There has been a great deal of focus on whether nonprofit hospitals bring value to the communities they serve in proportion to their tax-exempt status. The argument is that the tax dollars are necessary and properly utilized for community benefit; therefore, a tax-exempt status requires community benefit in replacement of payments.
The measure used as a metric for the “success” of tax-exempt status is the amount of free care provided to justify the tax avoidance. However, numerous other metrics also require our attention. One such measure is the services provided in a market. In a model where competition has the effect of “cherry-picking” profitable, lower acuity procedures and care, hospitals in general, are left taking care of those that do not meet the “criteria” for services by many of these providers. Therefore, it’s crucial to examine whether there is a difference in services provided by for-profit versus nonprofit and government hospitals.
Horwitz et al. did this examination and reported their findings in a recent Health Affairs article, Hospital Service Offerings Still Differ Substantially By Owner Type. Though all three categories tend to be more likely to offer services when they are relatively profitable, for-profit hospitals are considerably more likely than the others to provide services based on profitability. After adjusting for the hospital and market characteristics, they found nonprofit hospitals offer relatively unprofitable services more than for-profit hospitals and fewer than government hospitals. Profitable services exhibited the opposite effect. They also found that for-profit hospitals are more likely to discontinue services based on profitability than the other two categories.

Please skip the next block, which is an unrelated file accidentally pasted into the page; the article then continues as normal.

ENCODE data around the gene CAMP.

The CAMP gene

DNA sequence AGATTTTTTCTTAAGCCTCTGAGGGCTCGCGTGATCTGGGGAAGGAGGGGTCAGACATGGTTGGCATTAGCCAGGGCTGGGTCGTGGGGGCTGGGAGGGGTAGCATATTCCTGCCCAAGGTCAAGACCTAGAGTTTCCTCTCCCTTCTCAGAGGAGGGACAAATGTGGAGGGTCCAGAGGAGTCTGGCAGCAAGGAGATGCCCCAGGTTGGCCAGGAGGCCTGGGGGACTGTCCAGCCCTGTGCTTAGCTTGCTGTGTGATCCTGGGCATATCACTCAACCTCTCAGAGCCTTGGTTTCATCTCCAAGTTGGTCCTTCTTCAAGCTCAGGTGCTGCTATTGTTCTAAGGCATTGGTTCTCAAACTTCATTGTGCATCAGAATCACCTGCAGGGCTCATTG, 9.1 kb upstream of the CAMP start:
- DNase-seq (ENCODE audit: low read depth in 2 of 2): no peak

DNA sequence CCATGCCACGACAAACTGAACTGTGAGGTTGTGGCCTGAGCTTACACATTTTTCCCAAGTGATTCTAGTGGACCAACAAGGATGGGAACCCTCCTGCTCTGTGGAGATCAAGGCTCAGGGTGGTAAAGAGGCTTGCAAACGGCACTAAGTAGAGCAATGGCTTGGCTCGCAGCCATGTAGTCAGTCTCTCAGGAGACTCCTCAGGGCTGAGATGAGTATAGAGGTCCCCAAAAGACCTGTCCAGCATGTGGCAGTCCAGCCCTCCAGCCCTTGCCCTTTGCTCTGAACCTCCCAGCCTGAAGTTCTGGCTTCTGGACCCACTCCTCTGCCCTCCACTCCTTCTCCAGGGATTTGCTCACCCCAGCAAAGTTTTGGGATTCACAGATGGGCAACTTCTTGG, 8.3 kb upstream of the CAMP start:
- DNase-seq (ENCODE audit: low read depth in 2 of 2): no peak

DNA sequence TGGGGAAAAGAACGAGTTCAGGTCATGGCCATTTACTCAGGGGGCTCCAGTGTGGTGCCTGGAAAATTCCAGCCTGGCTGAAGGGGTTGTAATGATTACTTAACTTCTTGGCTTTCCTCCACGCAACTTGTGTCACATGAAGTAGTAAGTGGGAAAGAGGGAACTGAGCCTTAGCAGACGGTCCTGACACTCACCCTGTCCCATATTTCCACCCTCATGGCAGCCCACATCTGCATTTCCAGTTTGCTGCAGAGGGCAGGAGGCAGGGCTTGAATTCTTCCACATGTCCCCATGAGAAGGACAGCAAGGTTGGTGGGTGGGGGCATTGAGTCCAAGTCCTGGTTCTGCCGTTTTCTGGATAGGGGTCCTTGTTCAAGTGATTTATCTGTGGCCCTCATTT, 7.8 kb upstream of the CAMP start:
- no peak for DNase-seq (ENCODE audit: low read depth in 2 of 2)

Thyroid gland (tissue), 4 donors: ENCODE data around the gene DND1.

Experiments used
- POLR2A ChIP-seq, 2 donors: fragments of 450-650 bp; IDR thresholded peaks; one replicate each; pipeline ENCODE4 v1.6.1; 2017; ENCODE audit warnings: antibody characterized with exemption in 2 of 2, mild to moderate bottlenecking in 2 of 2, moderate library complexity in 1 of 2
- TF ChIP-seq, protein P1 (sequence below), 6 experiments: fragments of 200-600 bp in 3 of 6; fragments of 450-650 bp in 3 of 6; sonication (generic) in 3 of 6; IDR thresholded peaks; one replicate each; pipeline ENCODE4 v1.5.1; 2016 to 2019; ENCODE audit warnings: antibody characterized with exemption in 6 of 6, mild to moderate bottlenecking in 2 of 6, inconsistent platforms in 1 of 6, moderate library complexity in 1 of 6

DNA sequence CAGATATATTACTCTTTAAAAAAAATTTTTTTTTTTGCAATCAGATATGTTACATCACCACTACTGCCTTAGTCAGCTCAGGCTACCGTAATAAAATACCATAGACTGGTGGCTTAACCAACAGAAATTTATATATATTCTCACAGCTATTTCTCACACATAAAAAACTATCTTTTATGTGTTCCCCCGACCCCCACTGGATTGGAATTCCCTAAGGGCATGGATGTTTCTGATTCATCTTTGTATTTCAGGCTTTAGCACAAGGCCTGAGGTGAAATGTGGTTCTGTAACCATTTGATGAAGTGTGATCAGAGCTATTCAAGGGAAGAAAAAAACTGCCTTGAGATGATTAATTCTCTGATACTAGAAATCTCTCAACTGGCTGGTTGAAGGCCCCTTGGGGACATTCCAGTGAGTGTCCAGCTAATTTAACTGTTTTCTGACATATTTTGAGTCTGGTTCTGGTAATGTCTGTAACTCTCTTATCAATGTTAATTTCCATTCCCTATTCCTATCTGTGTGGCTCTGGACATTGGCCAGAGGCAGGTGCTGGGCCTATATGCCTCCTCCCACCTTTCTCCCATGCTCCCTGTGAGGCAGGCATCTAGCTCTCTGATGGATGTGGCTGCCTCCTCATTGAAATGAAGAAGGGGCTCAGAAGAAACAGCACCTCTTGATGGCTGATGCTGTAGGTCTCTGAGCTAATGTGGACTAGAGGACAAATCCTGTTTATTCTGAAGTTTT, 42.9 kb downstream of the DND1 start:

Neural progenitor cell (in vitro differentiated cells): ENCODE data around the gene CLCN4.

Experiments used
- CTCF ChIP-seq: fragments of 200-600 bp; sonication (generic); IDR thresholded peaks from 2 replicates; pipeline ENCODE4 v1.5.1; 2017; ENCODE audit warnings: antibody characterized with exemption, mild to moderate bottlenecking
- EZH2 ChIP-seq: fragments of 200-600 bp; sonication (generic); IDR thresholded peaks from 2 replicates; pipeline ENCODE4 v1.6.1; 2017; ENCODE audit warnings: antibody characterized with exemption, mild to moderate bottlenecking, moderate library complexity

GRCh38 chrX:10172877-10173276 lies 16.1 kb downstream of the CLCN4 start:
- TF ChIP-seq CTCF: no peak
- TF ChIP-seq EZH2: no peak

This scenario is not unexpected since for-profit hospitals have investors to answer to, and they pay taxes. However, it’s pertinent to realize that the tax component is vital to the equation. If we remove that “advantage,” we risk decreasing needed services for significant portions of our communities. And this will increase the burden on governmental support for a community both owning and operating its own hospitals, as well as paying for services from a for-profit entity in a manner that has a higher price point because of the need to show a return on capital and making tax payments.
As we manage the polarity of the hospital taxation question, it’s crucial to recognize that there are complexities and metrics beyond merely providing free care. Being a backstop for needed services is an important variable that is paramount to the delivery of needed care to all. Since there is a public need for healthcare, it’s crucial to consider all components. A free-market mode leading to tax payments have limitations when we consider the public needs supported by the community and cultural values. Undoubtedly, there is potential for countless improvements in multitudes of dimensions; however, we must examine the unintended consequences as we consider remedies for our healthcare woes.